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BMC Dev Biol. 2008 Feb 19;8:16. doi: 10.1186/1471-213X-8-16.

Parthenogenetic activation of bovine oocytes using bovine and murine phospholipase C zeta.

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Cellular Reprogramming Laboratory, Department of Animal Science, Michigan State University, East Lansing, MI 48824, USA.



During natural fertilization, sperm fusion with the oocyte induces long lasting intracellular calcium oscillations which in turn are responsible for oocyte activation. PLCZ1 has been identified as the factor that the sperm delivers into the egg to induce such a response. We tested the hypothesis that PLCZ1 cRNA injection can be used to activate bovine oocytes.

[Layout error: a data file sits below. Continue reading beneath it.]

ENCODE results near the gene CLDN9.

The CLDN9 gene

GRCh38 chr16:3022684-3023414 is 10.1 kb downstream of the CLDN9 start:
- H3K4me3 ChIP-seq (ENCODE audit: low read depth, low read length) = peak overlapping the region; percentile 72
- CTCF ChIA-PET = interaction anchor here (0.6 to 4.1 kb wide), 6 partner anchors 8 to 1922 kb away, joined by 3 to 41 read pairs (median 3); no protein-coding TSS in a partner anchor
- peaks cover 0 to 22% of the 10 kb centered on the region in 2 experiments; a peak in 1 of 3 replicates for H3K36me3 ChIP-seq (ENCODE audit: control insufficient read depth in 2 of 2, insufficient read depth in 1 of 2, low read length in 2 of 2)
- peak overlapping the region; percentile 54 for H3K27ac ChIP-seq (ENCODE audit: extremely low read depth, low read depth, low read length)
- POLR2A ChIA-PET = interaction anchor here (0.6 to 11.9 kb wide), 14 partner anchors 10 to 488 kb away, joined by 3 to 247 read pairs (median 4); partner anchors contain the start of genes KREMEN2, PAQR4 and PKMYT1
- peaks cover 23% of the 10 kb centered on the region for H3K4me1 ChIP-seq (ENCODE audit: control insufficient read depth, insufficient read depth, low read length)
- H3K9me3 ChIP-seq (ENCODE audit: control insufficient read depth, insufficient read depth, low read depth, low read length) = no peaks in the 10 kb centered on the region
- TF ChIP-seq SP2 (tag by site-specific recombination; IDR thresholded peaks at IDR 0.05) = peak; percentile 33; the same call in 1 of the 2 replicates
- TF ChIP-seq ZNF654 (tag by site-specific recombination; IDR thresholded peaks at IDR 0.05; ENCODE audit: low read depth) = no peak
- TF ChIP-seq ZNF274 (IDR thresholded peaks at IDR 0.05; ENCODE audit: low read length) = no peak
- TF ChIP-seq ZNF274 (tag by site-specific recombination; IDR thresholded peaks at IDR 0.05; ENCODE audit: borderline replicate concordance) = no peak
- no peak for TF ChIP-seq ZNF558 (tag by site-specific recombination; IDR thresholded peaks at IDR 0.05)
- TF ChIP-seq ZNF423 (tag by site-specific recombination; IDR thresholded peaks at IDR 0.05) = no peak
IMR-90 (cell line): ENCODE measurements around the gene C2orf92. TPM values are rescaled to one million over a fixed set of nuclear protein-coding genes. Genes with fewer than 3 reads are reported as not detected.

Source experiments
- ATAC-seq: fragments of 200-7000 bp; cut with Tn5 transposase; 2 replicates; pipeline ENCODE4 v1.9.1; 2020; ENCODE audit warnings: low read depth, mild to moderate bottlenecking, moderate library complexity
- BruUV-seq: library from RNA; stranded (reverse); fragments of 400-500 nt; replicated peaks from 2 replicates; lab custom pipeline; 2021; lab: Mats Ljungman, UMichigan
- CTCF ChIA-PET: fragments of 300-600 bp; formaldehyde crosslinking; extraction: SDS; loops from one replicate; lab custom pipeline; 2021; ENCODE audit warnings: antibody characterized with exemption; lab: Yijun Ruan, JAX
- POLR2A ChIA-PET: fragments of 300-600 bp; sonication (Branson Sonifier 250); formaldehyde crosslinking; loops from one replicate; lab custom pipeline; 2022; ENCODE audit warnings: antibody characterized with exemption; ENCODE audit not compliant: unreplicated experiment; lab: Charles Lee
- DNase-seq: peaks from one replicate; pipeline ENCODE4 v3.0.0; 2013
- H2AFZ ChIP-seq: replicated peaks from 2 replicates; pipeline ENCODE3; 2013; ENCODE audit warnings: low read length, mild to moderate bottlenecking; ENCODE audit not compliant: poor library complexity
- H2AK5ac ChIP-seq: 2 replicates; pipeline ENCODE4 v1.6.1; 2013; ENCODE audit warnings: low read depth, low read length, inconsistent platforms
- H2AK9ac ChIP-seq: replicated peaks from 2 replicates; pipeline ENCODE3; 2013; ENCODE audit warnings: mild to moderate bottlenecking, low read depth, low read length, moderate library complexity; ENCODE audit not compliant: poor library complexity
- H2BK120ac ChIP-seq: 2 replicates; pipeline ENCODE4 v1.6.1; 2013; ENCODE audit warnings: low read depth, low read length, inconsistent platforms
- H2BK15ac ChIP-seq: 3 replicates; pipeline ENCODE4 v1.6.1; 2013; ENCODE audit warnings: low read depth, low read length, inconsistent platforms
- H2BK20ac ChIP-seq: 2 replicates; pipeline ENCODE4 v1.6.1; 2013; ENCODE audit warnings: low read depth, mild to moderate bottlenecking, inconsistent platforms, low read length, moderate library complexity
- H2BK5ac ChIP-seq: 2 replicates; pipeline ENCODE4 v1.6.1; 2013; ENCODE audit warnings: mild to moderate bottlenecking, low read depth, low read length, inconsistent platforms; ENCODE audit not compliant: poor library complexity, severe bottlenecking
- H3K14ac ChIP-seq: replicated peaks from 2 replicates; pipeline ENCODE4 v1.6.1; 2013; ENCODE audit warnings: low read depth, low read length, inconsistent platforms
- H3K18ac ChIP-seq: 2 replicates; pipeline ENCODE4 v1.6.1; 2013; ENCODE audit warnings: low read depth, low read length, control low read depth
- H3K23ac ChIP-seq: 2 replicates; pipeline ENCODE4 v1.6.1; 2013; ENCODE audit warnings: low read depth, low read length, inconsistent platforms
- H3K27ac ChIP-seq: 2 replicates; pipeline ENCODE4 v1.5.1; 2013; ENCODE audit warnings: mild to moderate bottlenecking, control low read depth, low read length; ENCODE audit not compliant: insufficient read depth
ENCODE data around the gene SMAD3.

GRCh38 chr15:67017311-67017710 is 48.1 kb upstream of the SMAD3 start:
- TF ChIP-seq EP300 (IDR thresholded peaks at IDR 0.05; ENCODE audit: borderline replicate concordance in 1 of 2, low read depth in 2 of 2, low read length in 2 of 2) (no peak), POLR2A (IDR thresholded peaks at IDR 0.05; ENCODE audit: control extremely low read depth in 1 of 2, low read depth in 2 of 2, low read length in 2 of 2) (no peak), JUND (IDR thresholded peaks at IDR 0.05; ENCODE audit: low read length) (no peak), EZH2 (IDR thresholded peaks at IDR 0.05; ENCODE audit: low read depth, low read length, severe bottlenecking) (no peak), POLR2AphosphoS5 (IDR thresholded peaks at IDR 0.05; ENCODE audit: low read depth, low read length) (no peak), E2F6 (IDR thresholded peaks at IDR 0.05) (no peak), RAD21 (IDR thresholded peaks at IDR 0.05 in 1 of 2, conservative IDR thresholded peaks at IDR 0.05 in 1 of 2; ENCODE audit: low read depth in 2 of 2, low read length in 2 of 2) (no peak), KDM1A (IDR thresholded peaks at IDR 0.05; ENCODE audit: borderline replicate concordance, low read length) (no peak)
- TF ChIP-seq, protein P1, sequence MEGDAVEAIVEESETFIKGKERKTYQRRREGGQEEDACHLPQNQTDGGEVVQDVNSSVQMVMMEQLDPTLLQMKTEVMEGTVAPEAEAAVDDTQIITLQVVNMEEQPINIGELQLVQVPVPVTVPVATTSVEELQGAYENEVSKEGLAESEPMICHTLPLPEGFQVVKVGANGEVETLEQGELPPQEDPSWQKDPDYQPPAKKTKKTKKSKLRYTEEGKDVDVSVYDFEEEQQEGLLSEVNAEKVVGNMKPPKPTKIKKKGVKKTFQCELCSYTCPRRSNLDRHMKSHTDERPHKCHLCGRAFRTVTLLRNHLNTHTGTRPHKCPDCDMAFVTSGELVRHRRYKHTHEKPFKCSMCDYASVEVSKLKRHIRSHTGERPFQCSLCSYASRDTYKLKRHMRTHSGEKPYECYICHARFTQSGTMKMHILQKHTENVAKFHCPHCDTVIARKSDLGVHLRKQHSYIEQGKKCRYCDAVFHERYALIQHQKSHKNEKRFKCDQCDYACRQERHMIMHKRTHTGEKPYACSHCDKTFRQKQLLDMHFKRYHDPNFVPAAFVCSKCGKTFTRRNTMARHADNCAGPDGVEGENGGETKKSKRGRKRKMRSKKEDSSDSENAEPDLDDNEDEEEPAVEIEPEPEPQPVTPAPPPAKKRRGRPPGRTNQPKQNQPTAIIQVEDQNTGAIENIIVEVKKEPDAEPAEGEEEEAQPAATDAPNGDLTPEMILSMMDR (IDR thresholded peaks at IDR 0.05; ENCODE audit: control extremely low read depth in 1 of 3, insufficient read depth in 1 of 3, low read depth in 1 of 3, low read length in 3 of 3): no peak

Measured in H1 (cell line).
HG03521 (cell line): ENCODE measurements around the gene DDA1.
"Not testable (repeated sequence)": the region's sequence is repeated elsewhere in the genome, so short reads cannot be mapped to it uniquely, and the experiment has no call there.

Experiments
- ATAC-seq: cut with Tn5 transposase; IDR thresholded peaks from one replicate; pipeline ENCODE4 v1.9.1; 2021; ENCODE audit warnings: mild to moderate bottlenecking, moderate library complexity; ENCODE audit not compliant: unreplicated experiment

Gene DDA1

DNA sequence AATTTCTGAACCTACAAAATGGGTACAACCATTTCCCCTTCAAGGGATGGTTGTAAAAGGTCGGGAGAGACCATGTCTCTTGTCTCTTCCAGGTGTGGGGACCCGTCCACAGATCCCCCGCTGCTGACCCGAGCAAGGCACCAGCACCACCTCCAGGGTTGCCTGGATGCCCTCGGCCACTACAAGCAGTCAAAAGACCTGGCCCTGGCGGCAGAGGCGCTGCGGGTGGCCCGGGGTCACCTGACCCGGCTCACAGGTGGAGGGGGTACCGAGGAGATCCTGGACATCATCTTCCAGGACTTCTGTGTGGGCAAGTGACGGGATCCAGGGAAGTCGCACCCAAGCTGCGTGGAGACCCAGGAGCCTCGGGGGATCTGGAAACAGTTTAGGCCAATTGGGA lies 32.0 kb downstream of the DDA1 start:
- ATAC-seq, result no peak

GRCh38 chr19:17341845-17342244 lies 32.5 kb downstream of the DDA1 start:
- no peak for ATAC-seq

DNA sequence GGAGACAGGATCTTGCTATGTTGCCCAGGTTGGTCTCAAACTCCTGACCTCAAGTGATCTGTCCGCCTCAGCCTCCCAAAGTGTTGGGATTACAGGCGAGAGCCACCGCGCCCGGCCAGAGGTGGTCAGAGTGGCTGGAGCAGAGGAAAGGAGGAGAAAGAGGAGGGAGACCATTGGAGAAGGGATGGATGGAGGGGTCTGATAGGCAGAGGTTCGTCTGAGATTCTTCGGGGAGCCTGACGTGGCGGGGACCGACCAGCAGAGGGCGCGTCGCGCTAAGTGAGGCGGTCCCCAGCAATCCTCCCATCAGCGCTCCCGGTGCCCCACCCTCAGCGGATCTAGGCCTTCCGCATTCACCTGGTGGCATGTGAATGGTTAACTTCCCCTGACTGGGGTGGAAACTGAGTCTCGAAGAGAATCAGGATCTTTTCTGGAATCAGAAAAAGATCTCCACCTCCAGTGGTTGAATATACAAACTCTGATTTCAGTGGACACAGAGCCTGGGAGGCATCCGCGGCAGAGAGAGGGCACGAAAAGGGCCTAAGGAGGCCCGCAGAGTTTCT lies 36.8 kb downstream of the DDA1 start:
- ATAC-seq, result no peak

Mouse and bovine PLCZ1 cRNAs were injected into matured bovine oocytes at different concentrations. Within the concentrations tested, mouse PLCZ1 injection activated bovine oocytes at a maximum rate when the pipette concentration of cRNA ranged from 0.25 to 1 mug/muL, while bovine PLCZ1 was optimal at 0.1 mug/muL. At their most effective concentrations, PLCZ1 induced parthenogenetic development at rates similar to those observed using other activation stimuli such as Ionomycin/CHX and Ionomycin/DMAP. Injection of mouse and bovine PLCZ1 cRNA induced dose-dependent sperm-like calcium oscillations whose frequency increased over time. Injection of bovine and mouse PLCZ1 cRNA also induced IP3R-1 degradation, although bovine PLCZ1 cRNA evoked greater receptor degradation than its mouse counterpart.


Injection of PLCZ1 cRNA efficiently activated bovine oocytes by inducing a sperm-like calcium oscillatory pattern. Importantly, the high rate of aneuploidy encountered in parthenogenetic embryos activated by certain chemical means was not observed in PLCZ1 activated embryos.

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